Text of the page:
If you've already been through one heart attack, you're at increased risk for another, but with a few smart moves you can reduce that risk.
"The way you respond to a heart attack can make a profound difference in what happens to you in the future," says Lawrence W. Gimple, M.D., a cardiologist at the University of Virginia in Charlottesville.
Unfortunately, many heart patients have mistaken ideas about what's good for them. Dr. Gimple explains the following are some common errors of judgment.
If your Aunt Mary had a heart attack even after a lifetime of eating low-fat foods and jogging every day, you may think changing your own lifestyle is not worth the trouble. Or, your friend the construction worker may have given up his job after a heart attack, so you assume you'll need to give up your desk job, too. Don't count on it. Work with your doctor to learn what's best for you personally.
"What's true for one person is not true for another," says Dr. Gimple. "People have different health risks that aren't apparent on the outside."
Learning to eat better may seem like the challenge of a lifetime--not to mention giving up cigarettes or making time for regular exercise. Yet, these are some of the best things you can do for a happier, healthier future.
"A heart attack can change people's lives for the better when it inspires them to make healthy improvements," says Dr. Gimple. "Ask your health care provider for support in tackling one or two lifestyle changes at a time."
Important steps that can help you prevent a second heart attack include:
Exercise regularly, according to your health care provider's advice.
Eat a healthy, balanced diet low in fat and calories.
Control your weight.
Manage your blood pressure.
Control your cholesterol levels.
Control diabetes or any other blood sugar abnormalities.
"A heart attack can be a life-altering event, not only for the patient, but for the spouse, children, friends and coworkers," explains Dr. Gimple.
You may have lost your healthy self-image or the ability to do important things in your life. Any major life change will bring feelings of loss and require a grieving process, with the normal stages of denial and isolation, anger, bargaining, depression and acceptance.
You and your family may need to work through each of those steps. Keep in mind that doing so leads to a positive, constructive future.
If you feel stuck in one of these stages, don't hesitate to seek help from a mental health professional.
Don't stop taking your medications without talking to your health care provider. Work with your provider to determine what your choices are and what these medications can do for you in terms of risk versus benefit. Ask for help in choosing the ones that:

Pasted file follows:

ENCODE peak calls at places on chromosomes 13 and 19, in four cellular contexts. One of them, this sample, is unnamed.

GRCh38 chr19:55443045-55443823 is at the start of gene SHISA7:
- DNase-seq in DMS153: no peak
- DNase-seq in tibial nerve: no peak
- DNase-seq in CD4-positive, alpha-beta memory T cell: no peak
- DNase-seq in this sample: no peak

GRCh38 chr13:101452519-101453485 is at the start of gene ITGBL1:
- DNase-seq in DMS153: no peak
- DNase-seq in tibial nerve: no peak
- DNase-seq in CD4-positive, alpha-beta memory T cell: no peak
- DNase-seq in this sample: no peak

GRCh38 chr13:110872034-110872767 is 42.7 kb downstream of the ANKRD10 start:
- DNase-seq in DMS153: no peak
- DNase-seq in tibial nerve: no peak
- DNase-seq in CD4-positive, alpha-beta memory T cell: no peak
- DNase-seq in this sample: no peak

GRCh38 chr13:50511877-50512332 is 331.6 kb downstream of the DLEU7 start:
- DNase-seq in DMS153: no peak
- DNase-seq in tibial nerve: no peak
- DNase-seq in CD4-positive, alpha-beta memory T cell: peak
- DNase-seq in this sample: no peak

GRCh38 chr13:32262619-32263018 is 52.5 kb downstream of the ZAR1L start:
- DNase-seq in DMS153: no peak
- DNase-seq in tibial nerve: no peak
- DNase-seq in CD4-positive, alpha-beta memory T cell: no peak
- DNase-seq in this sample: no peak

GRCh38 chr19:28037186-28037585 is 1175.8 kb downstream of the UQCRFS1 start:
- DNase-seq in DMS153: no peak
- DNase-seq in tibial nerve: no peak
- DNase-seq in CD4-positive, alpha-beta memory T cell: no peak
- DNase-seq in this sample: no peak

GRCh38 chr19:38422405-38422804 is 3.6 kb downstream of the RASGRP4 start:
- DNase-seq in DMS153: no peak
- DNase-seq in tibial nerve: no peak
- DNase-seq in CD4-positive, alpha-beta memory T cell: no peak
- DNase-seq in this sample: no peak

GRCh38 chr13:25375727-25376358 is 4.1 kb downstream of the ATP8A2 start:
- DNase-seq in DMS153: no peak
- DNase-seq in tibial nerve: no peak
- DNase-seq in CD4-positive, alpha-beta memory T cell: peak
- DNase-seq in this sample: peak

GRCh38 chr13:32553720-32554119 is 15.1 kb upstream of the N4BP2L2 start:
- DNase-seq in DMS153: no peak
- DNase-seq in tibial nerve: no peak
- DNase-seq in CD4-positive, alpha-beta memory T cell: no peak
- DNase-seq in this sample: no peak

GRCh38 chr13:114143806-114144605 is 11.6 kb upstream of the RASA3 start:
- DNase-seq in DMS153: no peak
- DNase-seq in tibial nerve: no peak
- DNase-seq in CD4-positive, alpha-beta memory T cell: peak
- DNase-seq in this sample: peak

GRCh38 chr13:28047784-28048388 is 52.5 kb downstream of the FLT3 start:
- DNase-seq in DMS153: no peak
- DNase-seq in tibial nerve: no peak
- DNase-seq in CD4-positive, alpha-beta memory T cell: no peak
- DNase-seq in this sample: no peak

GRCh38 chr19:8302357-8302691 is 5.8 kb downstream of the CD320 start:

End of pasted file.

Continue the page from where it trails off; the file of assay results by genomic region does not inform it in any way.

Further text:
Work the best for you
Have the fewest side effects
You'll be comfortable taking
Think about it: If you quit smoking and everyone else in the family quits as a result, you'll be helping everyone. Don't be afraid to make a big deal about your attempts at a healthy lifestyle; ask your loved ones to give you as much support as possible.
"Heart disease runs in families as do unhealthy habits, like poor eating, lack of exercise and smoking," notes Dr. Gimple. "Everyone can use a good role model."
In many cases, the treatments doctors relied on just a few years ago already are considered outmoded.
"Recognize there's been a huge amount of progress made in the last 15 years in terms of how we care for heart attack patients," says Dr. Gimple. "There have been dramatic changes in medications and procedures, changes that can have a big effect on people's lives. It's a major mistake not to take advantage of this revolution in treatments."
Maybe you're worried it will overstress your heart, but regular exercise actually may be one of the best things you can do for your heart. It's crucial for someone who's already had a heart attack to exercise properly under the advice of a doctor. Get an exercise prescription designed just for you, based on your physical condition and your needs and interests.
Exercise can help people control risks related to weight, cholesterol, blood pressure, and blood sugar. One excellent way to get started is to participate in a cardiac rehabilitation program.
"Some people hear 'rehabilitation' and think it's a tiresome program for invalids, not realizing it's really an exercise and counseling program," says Dr. Gimple. "It's about exercising regularly and feeling great."
Your health care provider is your greatest ally and wants to partner in your care. Don't hesitate to call if you have questions or concerns.
"Heart attack is caused by a chronic condition called coronary artery disease," explains Dr. Gimple. "A chronic disease isn't like pneumonia, where a few doses of antibiotic can make you all better. Coronary artery disease must be managed over a long period of time. People must establish a relationship with their physicians and manage their lifestyles over a long time. This is not a quick fix."
© 2014 Main Line Health